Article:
“Once you get to a certain level you have to make the sacrifices,” says Terry Etim, who faces Brazil's Rafael dos Santos in a lightweight fight tonight.

“You have to decide what you want to be. Do you want to work and do it as a hobby, or do you want to take it seriously and compete with the best people in the world? It's tough at the top, you have to take it serious.” Etim's fellow Liverpudlian, Paul Kelly, concurred.

“Before I signed up for the UFC, times weren't the best and I had to do what I had to get by,” he said.

“At times, I was working seven hours a day, working on cars with my dad, but after I had my first fight and he raised my hand even if I was never intending to make the UFC I just enjoyed the sport and fighting. That was what got me through.”

Kelly's story is common on the opposite side of the Atlantic. “I had to work jobs I didn't want to work just to suit my training times,” says Kendall Grove, who won series three of Ultimate Fighter, the UFC's reality TV show.

“At times I didn't have money to eat and lived at the gym, paying my dues by mopping the mats and cleaning up.

But with great sacrifices come great success and if you're not willing to sacrifice the finer things in life, you're not going to make it.”

Taylor's opponent at Yas Island tonight, the American John Gunderson, recalled similar experiences. “The sacrifices I have made have helped me get where I am today,” the Oregon-born fighter said.

“I was building bridges at the time when I decided to turn pro and was making good money, but there was a point when I either had to do something with it or retire.

” Despite spending up to 50 hours a week in the gym, Gunderson, many regulars, is yet to commit permanently to being a full-time fighter. The main reason: money.

“I still have my day job, I work at a gym as a personal trainer,” he said. “I have a family and we to buy nice things. The majority of fighters probably don't have day jobs.

Most of them are single guys living with room-mates, buddies or sleeping on someone's couch.” Gunderson's spur, much countless others, is his passion for MMA.

“Every man wants to have his legacy, I want my fighting career to be mine,” he said. “I want it to be something I can look back at and be proud of.”

Not every path is so complicated. Sometimes, a fighter's journey to global appreciation is mapped. Take Frankie Edgar, who challenges lightweight champion BJ Penn on the UFC 112 card.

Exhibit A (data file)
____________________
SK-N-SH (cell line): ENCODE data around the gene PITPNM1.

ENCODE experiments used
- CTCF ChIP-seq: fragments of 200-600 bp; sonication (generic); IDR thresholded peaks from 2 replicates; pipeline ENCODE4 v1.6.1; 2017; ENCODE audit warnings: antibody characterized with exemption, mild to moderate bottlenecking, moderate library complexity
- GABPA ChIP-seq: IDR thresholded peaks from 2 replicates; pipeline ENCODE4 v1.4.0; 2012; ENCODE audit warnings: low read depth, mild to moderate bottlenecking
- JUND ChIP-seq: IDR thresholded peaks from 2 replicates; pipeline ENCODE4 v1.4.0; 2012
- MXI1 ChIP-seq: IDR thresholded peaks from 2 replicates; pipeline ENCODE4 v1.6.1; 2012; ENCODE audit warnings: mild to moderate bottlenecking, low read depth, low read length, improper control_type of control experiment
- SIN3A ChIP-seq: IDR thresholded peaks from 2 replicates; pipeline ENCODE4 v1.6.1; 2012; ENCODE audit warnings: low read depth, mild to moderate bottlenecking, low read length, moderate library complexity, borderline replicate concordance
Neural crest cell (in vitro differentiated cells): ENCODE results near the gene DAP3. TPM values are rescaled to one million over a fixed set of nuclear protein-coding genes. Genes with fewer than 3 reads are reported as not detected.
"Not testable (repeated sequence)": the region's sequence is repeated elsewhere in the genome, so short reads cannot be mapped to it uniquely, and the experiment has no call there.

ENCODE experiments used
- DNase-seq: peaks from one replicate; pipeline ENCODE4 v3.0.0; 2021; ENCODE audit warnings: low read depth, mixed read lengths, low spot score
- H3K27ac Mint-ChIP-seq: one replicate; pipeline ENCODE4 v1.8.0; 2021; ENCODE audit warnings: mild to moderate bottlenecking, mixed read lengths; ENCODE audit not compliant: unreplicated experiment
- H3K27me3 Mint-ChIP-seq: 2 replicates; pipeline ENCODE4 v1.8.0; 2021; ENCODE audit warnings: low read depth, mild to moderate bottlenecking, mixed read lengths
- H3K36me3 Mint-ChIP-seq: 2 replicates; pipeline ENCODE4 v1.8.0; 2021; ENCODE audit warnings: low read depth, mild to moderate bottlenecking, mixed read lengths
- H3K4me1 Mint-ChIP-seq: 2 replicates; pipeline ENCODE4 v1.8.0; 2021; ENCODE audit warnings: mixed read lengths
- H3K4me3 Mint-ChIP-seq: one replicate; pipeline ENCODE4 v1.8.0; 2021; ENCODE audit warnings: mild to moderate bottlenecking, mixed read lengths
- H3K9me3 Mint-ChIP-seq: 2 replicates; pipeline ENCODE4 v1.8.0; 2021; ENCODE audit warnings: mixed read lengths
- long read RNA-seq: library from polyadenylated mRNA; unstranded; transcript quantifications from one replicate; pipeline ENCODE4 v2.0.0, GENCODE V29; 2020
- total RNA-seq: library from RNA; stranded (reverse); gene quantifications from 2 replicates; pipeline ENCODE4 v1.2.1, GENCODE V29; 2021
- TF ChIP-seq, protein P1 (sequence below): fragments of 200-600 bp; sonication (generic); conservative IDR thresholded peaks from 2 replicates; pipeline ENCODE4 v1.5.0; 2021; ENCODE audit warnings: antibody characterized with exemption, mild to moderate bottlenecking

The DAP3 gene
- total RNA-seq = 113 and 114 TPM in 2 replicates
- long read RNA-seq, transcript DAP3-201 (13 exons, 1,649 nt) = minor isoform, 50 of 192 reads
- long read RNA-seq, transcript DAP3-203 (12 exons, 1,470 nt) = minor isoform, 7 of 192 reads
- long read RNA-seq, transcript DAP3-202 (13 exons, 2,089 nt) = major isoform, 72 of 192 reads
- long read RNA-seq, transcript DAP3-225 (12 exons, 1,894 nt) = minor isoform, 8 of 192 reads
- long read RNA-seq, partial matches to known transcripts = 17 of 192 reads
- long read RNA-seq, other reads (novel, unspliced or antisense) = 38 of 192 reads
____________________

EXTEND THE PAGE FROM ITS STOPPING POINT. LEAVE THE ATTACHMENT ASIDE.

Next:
“I graduated college and was fighting on a local circuit,” he said. “I was a plumber and would get up at six in the morning to go to work. Usually I'd leave a little early, go coach high school wrestling and then train.

I probably got home after nine at night, went to bed and got up to do it all over again.

“It was tough, I had a condominium I had to support and I was getting married. I got a UFC contract but it wasn't enough and I was still working as a plumber after my first three UFC fights.” Good things, however, come to those who wait.

Edgar believes the current crop of UFC hopefuls are no better off than his generation. “Finally, when I started making enough money, then I could do MMA full-time.

A lot of guys are entering the UFC right college now and they don't typically have as many bills,” he said.

“They're going straight into fighting and it supports them. The contracts are getting bigger and they can do that. It's not easier for the new guys, though. The sport has grown and the competition is better. Ups and downs go hand-in-hand.

” For every UFC fighter who has grafted his route into the mainstream franchise, there are others who have found the path more straightforward. “I never had to hold down a full-time job,” said Matt Hughes, a two-time UFC welterweight champion who faces Brazil's Renzo Gracie tonight.

“I lived with my manager for more than a year, surviving off my fight money, my purses I fought a lot in Japan and other places but never took a job.